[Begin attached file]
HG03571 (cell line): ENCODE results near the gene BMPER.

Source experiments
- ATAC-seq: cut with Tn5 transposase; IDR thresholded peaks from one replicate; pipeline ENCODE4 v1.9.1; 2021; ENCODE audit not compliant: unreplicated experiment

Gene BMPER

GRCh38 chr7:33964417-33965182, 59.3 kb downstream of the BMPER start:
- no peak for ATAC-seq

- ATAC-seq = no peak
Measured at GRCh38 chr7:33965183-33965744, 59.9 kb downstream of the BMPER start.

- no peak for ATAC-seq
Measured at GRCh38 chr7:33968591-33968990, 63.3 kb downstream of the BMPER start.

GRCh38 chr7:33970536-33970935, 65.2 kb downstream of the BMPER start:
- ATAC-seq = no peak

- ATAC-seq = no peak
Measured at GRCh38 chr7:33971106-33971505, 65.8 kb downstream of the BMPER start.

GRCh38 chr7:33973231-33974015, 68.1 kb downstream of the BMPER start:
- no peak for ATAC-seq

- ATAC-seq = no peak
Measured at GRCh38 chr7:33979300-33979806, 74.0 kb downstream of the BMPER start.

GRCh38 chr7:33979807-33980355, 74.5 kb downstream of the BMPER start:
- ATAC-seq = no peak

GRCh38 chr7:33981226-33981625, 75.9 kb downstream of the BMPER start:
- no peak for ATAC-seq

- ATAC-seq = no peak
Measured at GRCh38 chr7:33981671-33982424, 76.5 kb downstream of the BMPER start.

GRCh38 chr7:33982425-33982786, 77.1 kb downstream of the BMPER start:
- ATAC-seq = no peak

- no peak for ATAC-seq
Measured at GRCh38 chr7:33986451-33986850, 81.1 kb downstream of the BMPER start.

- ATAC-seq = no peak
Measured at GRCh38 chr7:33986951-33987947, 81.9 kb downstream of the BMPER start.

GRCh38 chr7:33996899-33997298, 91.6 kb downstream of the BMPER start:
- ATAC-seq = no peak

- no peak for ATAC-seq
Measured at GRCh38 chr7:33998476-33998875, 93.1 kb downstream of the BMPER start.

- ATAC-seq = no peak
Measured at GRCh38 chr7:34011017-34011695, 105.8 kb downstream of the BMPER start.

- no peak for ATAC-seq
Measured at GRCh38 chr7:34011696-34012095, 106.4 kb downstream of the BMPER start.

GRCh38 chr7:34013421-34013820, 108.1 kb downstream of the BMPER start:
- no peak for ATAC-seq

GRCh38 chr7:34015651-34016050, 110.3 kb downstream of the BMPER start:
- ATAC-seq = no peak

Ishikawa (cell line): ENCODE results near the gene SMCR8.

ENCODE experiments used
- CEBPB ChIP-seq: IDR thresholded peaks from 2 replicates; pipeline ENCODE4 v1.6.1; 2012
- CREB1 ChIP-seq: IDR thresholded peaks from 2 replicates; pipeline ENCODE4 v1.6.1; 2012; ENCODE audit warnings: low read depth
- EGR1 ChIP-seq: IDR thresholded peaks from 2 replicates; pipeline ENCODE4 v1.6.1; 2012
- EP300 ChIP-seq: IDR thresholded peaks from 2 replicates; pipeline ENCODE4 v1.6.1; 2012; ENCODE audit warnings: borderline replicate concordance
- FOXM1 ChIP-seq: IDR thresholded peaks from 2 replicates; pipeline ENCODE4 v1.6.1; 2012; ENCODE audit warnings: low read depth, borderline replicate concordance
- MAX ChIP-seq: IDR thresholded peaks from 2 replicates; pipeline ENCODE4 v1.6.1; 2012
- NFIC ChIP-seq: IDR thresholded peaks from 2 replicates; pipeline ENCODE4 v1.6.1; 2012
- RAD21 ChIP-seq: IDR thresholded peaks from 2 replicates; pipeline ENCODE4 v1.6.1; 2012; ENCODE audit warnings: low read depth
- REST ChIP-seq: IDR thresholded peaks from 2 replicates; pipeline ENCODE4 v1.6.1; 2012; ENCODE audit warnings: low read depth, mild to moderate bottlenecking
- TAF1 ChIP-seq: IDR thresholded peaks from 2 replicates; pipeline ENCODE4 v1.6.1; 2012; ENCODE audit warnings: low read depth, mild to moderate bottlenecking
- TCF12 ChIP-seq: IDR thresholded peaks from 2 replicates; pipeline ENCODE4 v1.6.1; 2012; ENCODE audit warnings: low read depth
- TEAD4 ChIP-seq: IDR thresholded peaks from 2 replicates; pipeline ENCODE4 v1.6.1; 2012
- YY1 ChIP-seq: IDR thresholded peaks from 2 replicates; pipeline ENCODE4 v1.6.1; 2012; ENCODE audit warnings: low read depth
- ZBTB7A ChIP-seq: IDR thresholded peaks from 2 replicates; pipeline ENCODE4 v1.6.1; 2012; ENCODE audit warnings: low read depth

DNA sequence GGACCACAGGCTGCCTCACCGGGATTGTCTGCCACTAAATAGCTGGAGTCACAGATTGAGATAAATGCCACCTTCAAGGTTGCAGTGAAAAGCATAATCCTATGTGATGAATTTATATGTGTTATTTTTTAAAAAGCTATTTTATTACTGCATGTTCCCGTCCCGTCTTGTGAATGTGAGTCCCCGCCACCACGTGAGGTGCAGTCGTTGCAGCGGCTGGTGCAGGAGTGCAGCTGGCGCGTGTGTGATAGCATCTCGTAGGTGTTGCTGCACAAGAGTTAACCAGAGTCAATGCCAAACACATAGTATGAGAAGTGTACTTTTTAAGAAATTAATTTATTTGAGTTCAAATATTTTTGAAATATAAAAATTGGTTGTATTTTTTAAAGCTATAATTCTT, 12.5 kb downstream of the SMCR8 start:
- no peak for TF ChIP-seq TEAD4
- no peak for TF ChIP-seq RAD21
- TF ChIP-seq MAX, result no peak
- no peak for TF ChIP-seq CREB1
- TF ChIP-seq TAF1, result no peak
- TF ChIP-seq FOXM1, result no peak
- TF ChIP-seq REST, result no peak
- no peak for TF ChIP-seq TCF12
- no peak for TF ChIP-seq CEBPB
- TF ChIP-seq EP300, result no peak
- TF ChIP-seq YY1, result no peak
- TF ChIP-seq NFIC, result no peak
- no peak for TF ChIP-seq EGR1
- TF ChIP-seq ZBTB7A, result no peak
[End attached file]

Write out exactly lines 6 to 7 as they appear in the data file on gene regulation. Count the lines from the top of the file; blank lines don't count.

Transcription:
- no peak for ATAC-seq

- ATAC-seq = no peak